The 4th of July means firing up the grill or having a picnic, but a Nebraska Extension expert wants you to keep it safe.
Alice Henneman, Lancaster County extension educator, says important things to remember are to thaw food completely and cook it thoroughly.
“Use a thermometer to make sure it’s reached a safe temperature. Hamburgers can look done without being done,” Henneman tells Nebraska Radio Network.
She points to a USDA test that found, on average, one in four hamburgers were not cooked to safe temperature.
Pre-cooking meat a little inside is OK, but the grilling needs to be done right after.
“Because as the heat goes up, those bacteria start to multiply,” Henneman says, “and you need to continue that cooking process on the grill.”
Food should only sit outside for up to an hour, and a cooler should keep it at 40 degrees or colder. That goes for raw food and any leftovers you may want to take home.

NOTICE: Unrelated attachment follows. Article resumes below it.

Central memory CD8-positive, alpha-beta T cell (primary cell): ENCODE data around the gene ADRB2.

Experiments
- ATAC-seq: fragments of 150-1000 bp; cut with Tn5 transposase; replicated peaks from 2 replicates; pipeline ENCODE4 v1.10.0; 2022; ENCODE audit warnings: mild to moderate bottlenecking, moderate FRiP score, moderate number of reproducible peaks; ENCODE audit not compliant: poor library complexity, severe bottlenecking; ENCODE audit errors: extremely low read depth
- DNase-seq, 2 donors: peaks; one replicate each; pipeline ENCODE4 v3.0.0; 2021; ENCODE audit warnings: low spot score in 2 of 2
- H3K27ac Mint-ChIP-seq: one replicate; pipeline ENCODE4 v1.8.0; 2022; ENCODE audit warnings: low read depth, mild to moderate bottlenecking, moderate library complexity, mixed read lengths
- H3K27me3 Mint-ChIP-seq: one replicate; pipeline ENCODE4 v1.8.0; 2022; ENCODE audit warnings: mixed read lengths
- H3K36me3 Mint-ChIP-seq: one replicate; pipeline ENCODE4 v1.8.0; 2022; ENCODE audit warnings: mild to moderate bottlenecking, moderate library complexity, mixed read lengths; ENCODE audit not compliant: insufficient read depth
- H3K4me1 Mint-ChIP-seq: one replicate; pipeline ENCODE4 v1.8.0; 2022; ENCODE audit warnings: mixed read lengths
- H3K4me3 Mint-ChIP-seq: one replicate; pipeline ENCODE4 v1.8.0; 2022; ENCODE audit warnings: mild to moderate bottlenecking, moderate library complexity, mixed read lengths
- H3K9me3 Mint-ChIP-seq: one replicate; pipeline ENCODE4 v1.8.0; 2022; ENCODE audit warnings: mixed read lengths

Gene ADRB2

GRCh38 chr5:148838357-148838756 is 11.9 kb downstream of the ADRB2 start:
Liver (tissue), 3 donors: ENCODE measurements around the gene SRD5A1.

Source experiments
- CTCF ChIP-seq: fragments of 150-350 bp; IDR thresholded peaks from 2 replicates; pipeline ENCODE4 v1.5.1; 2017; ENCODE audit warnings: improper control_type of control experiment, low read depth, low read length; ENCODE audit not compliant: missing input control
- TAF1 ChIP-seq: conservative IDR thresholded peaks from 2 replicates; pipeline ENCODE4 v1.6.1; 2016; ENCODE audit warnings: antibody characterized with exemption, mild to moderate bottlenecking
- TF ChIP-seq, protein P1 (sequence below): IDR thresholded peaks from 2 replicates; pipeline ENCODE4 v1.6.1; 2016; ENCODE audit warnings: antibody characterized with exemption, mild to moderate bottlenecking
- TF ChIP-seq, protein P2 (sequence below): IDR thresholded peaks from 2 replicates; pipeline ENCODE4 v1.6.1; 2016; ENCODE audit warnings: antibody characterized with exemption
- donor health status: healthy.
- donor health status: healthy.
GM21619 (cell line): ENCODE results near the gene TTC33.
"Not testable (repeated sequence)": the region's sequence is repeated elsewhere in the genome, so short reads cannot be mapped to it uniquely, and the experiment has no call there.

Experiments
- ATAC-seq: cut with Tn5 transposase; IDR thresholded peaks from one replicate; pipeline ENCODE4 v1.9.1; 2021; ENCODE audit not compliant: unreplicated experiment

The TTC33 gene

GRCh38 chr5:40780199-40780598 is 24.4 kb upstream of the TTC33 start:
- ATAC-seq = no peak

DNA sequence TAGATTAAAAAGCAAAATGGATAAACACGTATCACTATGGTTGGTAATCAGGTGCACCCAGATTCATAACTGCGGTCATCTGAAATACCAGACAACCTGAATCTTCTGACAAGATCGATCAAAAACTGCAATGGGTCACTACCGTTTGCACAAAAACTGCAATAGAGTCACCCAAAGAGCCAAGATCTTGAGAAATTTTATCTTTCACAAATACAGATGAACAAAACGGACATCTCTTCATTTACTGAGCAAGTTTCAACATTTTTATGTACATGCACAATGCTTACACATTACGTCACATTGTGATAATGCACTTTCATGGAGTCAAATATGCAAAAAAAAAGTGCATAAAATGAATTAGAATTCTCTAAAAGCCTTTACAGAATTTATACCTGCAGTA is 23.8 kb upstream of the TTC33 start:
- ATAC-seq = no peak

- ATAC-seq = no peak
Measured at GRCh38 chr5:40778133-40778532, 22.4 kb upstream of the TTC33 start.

“Take it back in that cooler that you packed with gel packs or with a lot of ice. If you’ve done that within an hour of serving it, then you can refrigerate it or even freeze that,” she says.
Refrigerated leftovers should be eaten within three to four days, or within four months, if you freeze them.
One way to keep the correct temperature of food in the cooler is to put drinks in their own cooler, since that will be opened more often.
Henneman also says you should enjoy the food, but try to keep it healthy too.
“Vegetables taste great grilled. They have a nice flavor. The little grill marks make them especially attractive to eat,” she says. “While you’re enjoying all those, enjoy a low-fat meat.”
Other food safety tips:
- Use a digital thermometer, if possible, to test the internal temperature of meat.
- If the food is stored cold, you should keep it as cold as possible outside.
- Don’t use the raw meat marinade on the cooked meat, unless you boil the marinade to kill bacteria.
- Use a different plate for raw meat and cooked meat to prevent cross-contamination.
Finally, Henneman says mayonnaise sometimes gets a bad wrap when it shows up at a cookout.
“The mayonnaise is actually a little bit acidic, so itself is not going to be as dangerous,” she says. “It’s more like the other foods that may be in that potato salad, like the eggs, the potatoes themselves, and so on, that maybe as much of a cause for problems.”